Constitutional Resistance in Populist Times

Publication Date01 December 2020
AuthorPaul Blokker
Date01 December 2020
DOI10.1177/0067205X20955102
SubjectArticles
Article
Constitutional Resistance in
Populist Times
Paul Blokker*
Abstract
The article departs from the discussion of constitutional mobilisation—the ‘process by which social
actors employ constitutional norms and discourses to advocate for constitutional change’
1
—to
introduce the concept of constitutional resistance—the public invocation of constitutional norms
and principles, in defence of a distinctive view of constitutionalism, in opposition to governing or
reform action by the authorities. Constitutional mobilisation and resistance are theorized on an
interdisciplinary and conceptual basis, suggesting that the study of the critical role of societal actors
in constitutional politics and in ‘constituent conflicts’ remains so far underexplored. The analysis of
constitutional resistance is particularly relevant in the contexts of authoritarian societies or
democratic societies that face increasing populist and authoritarian challenges. The article first
briefly explores various scholarly approaches that provide considerable contributions for the
development of a political sociology of constitutional mobilisation. It subsequently discusses
constitutional mobilisation and focuses in particular on constitutional resistance, a so far undis-
cussed dimension of constitutional mobilisation, exemplifying the latter by briefly exploring the
cases of Italy and Poland.
I Introduction
As recently argued by Bui, ‘[c]omparative constitutional scholarship has been dominated by the
questions of how courts are structured and how they shape constitutional law. However, consti-
tutional development is also driven by and responds to social mobilisation.’
2
‘Unfortunately,’ he
continues, ‘the emerging discipline of comparative constitutional law has largely neglected con-
stitutional mobilisation’.
3
In general, the role of social actors, social movements and civil society at
large in constitutional politics—the ongoing public debate about the relevance, interpretation and
meaning of the constitution—is less frequently discussed in comparative constitutional law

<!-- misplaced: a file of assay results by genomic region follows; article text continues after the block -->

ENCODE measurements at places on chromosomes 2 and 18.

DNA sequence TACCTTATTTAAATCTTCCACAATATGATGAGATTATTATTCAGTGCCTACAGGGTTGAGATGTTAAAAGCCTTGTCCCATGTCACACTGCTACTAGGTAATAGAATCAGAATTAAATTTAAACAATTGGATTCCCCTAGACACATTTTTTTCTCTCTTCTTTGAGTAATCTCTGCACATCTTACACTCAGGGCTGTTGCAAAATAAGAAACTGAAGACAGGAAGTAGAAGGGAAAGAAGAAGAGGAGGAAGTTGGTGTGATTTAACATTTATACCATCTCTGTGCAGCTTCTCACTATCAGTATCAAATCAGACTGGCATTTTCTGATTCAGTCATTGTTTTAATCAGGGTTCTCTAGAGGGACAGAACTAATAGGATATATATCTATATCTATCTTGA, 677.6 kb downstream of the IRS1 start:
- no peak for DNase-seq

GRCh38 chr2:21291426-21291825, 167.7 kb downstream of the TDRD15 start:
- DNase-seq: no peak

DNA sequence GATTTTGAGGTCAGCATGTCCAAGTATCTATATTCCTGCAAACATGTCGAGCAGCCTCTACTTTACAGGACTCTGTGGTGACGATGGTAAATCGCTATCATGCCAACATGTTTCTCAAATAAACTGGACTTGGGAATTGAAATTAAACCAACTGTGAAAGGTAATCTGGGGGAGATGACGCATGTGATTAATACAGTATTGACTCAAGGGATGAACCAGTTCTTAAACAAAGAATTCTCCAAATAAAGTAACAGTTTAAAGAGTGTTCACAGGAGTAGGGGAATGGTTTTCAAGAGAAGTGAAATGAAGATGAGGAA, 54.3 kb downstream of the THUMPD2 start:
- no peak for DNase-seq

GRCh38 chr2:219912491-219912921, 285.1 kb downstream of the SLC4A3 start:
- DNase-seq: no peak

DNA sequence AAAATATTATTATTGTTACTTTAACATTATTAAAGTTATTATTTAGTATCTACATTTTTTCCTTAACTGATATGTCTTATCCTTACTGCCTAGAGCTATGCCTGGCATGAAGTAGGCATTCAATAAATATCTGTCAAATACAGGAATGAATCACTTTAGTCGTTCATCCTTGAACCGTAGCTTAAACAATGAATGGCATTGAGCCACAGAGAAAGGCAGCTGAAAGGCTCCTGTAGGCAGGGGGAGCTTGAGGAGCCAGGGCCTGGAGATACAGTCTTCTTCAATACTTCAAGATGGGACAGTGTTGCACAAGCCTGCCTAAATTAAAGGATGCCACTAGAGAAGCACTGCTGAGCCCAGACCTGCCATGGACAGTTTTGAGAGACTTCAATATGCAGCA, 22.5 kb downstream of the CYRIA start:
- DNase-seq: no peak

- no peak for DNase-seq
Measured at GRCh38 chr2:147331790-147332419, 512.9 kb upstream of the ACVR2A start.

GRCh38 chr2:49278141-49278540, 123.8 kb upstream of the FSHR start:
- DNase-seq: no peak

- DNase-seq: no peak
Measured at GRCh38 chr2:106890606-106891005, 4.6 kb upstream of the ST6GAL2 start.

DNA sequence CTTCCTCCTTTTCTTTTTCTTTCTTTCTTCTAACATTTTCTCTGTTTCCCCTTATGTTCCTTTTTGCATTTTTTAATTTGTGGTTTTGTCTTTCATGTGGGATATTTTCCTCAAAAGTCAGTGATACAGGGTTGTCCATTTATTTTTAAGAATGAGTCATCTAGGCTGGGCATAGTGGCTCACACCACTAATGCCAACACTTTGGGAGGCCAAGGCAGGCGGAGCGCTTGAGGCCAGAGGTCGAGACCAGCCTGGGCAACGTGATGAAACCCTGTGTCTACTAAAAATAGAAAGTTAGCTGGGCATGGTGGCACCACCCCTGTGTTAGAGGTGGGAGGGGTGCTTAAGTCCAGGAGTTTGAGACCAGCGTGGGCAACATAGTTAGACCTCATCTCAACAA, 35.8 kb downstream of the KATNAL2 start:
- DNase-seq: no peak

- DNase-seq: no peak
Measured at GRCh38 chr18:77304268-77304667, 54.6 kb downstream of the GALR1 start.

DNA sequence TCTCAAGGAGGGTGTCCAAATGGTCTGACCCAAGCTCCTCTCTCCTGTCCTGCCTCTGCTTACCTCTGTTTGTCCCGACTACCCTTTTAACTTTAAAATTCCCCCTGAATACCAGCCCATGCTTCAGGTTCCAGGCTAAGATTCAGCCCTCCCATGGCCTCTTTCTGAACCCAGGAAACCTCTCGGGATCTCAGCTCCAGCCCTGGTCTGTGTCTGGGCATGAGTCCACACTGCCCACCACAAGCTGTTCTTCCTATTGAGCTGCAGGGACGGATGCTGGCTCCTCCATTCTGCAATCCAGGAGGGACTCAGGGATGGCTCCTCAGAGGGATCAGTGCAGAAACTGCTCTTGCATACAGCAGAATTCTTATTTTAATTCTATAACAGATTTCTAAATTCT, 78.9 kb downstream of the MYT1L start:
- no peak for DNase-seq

* University of Bologna. The author(s) acknowledges financial support for the research project Transnational populism and
European democracy (TRAPpED), of the Czech Science Foundation (Grantov´
a agentura ˇ
Cesk´
e republiky) (Standard
Project 18-25924 S). The author may be contacted at paulus.blokker@unibo.it.
1. Ngoc Son Bui, ‘Constitutional Mobilization’ (2018) 17(1) Washington University Global Studies Law Review 113, 116.
2. Ibid.
3. Ibid.
Federal Law Review
2020, Vol. 48(4) 511–528
ªThe Author(s) 2020
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DOI: 10.1177/0067205X20955102
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studies. Admittedly, there is an important and rich literature on how social mobilisation relates to
constitutional change in distinctive domestic contexts, such as the role of legal mobilisation in the
constitutionalisation of gender equality norms in Greece,
4
the relation between social protests and
legislation on internet surveil lance in Canada,
5
the right to abortion in Brazil
6
or the role of
environmentalist social movements in the extension of legal rights to nature in the Constitution
of Ecuador.
7
The domestic context in which this kind of literature is most developed is without a
doubt the United States.
8
While such analyses are insightful, they often tend to remain confined to specific domestic
contexts, to partial dimensions of constitutions (equality, environmental rights, privacy and so on)
and to stress in particular the legal-instrumental dimensions, not least regarding litigation, in the